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Published by The Baguette - in Architecture
December 3 2013 3 03 /12 /December /2013 11:00

http://farm3.staticflickr.com/2884/9015893410_ed8ee4aaae_o.jpgThis is the Eglise Saint-Simplicien located in the town of Martigné-Briand.  It has a very interesting bell tower which was originally built in the second half of the 13th century but was rebuilt in 1874.  From a distance, the bell tower appears to be a missile or even a large rocket getting ready to take off. The apse and entrance arches of the ambulatory walls of the choir date from the 12th century.  The immense nave is brightly lit with several stained glass windows.  http://farm6.staticflickr.com/5348/9015893592_5a35221629_o.jpgThe church rests beside the ruins of the ancient château built in 1503 by René de la Jumellière. I think that it would have been a very cool visit if I had the time but I was on my way to Saumur and I only had time to stop and take a few photos.http://farm9.staticflickr.com/8129/9015893516_2581cd56d9_o.jpg  

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Published by The Baguette - in Architecture
January 10 2013 5 10 /01 /January /2013 15:54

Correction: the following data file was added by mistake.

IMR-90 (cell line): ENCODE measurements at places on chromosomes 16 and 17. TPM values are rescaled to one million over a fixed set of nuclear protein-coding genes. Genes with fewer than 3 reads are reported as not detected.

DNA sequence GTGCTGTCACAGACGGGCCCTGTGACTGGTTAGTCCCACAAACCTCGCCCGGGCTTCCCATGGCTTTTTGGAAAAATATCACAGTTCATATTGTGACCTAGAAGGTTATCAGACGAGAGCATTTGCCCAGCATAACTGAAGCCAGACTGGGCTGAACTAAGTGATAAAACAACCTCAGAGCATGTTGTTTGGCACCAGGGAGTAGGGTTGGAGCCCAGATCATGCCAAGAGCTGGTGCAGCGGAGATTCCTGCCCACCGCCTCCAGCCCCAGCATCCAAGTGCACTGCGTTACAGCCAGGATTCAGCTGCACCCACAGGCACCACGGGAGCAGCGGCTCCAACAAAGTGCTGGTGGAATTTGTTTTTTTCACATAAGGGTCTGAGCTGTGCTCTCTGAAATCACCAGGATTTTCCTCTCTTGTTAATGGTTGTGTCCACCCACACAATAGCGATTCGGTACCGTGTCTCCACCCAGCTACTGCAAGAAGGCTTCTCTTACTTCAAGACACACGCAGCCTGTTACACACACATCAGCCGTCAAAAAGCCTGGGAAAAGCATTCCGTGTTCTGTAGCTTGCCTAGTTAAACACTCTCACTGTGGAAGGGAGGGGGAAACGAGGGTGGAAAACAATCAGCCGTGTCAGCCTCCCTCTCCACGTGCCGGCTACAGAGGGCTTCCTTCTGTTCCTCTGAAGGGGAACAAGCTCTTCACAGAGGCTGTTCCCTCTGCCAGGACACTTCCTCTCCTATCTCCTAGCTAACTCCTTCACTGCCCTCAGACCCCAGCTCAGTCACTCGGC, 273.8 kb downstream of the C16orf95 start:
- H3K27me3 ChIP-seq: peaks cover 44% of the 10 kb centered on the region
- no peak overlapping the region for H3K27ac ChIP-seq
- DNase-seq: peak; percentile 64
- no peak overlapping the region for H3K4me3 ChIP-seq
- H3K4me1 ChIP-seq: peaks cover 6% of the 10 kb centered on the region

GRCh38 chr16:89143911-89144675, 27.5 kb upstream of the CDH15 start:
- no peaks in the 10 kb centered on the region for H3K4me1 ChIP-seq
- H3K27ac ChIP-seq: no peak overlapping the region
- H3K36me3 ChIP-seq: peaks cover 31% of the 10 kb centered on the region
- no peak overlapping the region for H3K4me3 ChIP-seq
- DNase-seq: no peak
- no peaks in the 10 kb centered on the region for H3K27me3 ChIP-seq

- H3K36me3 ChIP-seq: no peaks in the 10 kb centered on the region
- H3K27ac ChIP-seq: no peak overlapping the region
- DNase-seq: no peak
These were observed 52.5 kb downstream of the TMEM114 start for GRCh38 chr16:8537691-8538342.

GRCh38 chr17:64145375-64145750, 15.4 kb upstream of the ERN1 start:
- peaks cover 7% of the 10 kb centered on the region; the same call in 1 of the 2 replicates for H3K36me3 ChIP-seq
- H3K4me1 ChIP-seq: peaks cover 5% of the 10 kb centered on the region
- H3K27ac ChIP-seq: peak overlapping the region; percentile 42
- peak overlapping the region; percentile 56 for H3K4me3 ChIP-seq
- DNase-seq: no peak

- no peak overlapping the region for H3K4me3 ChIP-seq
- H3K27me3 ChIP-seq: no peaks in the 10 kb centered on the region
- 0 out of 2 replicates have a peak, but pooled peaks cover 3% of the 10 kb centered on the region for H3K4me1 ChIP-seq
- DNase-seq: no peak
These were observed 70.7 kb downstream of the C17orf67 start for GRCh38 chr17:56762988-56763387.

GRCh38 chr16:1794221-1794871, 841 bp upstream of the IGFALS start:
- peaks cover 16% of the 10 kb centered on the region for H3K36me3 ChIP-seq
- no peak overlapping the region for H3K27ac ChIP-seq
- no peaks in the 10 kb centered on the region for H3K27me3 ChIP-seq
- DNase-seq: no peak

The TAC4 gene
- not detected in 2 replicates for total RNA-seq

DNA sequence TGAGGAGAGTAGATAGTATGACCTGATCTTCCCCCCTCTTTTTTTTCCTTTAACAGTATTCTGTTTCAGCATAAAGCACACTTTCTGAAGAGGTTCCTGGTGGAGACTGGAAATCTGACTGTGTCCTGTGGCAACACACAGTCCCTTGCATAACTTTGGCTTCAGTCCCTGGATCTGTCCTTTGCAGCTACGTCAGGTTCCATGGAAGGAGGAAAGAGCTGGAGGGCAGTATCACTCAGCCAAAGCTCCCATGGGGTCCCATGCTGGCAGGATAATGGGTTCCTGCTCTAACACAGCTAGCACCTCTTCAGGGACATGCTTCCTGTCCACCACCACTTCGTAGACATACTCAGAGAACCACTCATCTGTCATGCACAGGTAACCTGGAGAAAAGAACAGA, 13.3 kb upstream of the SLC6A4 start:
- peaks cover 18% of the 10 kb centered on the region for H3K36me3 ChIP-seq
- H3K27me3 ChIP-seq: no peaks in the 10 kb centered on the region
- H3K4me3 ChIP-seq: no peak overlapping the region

http://farm9.staticflickr.com/8355/8340779635_44648b780d_b.jpgSaint William's Church (also called Wilhelmskirche in German and église Saint-Guillaume in French) is a gothic church belonging to the Lutherans Slightly set back from the intersection of the wharfs of the shipbuilders and the fishermen, the church is striking for its picturesque location on the bank of the Ill river, the lopsided character of its exterior, and its sumptuous interior combining the Gothic and Baroque styles.  http://farm9.staticflickr.com/8353/8341837834_40a93aaa51_b.jpgIt was closed the afternoon I wanted to go inside.  Instead, I sat across the river from it and enjoyed the view after as I ate my slice of pizza for lunch.  I know that there are a lot of churches with the same name in Strasbourg so I am trying not to get them all mixed up.  http://farm9.staticflickr.com/8071/8341831674_d0bc2ec465_b.jpgThis is the Protestant church of St-Nicholas.  Albert Schweitzer was pastor in the Church Saint-Nicolas, where he blessed on April 11, 1908 the marriage of Theodor Heuss, first president of the Federal Republic of Germany.  http://farm9.staticflickr.com/8496/8341837326_7e787e3f42_b.jpgIt stands along the River Ill which was overflowing its banks while I was there.  http://farm9.staticflickr.com/8072/8341836726_b26c6a029f_b.jpgAcross the river are several attractive timber framed houses.  http://farm9.staticflickr.com/8496/8341840670_ed637f8db6_b.jpgThis attractive church is the Catholic Church of Saint-Pierre-le-Jeune.  http://farm9.staticflickr.com/8079/8340781155_13a13b9a75_b.jpgIt is located in the German district, right next to the Palace of Justice. It is one of the great architectural achievements realized during the annexation. The pink and red sandstone church was built from 1889 to 1893 by architects August Hartel and Skjold Neckelmann in the Romanesque Revival style and crowned by the vast cupola. The one Catholic church that I wanted to visit besides the cathedral and it was closed...of course.  http://farm9.staticflickr.com/8363/8340780705_e5d4aec4e5_b.jpgAnother building located within the German district is the Palais du Rhin, the former imperial palace built for the German Emperor Willim I of Hohenzollern after the war of 1870.  It took almost five years before being fully completed.  http://farm9.staticflickr.com/8215/8341849904_01ff6109d7_b.jpgThis is the Palais de Rohan.  It used to be the Bishop's Palace built in 1704 but now houses the Museum of Decorative Arts.  http://farm9.staticflickr.com/8358/8341831358_ecb9288a62_b.jpghttp://farm9.staticflickr.com/8223/8340786847_58e415827d_b.jpgNext to the Strasbourg Historical Museum is the former Customs House dating back to the 14th century.  This building was almost entirely destroyed during the Second World War and was identically rebuilt at the end of it.  Its originality stems from its gabled walls. http://farm9.staticflickr.com/8220/8341838264_7259264be8_b.jpgThis is the Protestant Church of St. Paul's in Strasbourg and is a major landmark for the city. Built between 1892 and 1897 during the time of the Reichsland Elsass-Lothringen (1870–1918), the church was designed for the Lutheran members of the Imperial German garrison stationed in Strasbourg. http://farm9.staticflickr.com/8078/8341839146_5b1c648e50_b.jpgIts two towers are the second tallest features in the city next to the cathedral tower. In 1919, after the return of Alsace to France, the church was handed over to the Lutheran Church and became its second parish church in the town after St. Thomas.http://farm9.staticflickr.com/8219/8341848912_963e896aed_b.jpgThe Sainte-Madeleine Church is another Catholic church in Strasbourg that was closed when I visited. It was built in Gothic style in the late 15th century but largely rebuilt in a style close to Jugendstil after a devastating fire in 1904. This is the fourth building dedicated to Mary Magdalene built in the city since the 13th century.  http://farm9.staticflickr.com/8081/8341843462_fcbf0aa79b_b.jpgOn Place Gutenberg is a statue dedicated to one of the town's most famous residents.  Depicted on the statue’s four plinth panels are the benefits the world has gained thanks to the invention of modern printing.  http://farm9.staticflickr.com/8220/8341843800_54ff1fb714_b.jpgAlso on Place Gutenberg was the Christmas market featuring the guest country of Georgia.  I was so glad to see some traditional Georgian culture again and try some of their fresh grilled khachapuri.  http://farm9.staticflickr.com/8213/8340774827_4274e06e86_b.jpgI took a lot of photos of the Christmas markets but you can get a much better idea of what it looked like by visiting this site with its many wonderful photographs.  Enjoy.http://farm9.staticflickr.com/8356/8340775271_3cbb70cd5e_b.jpg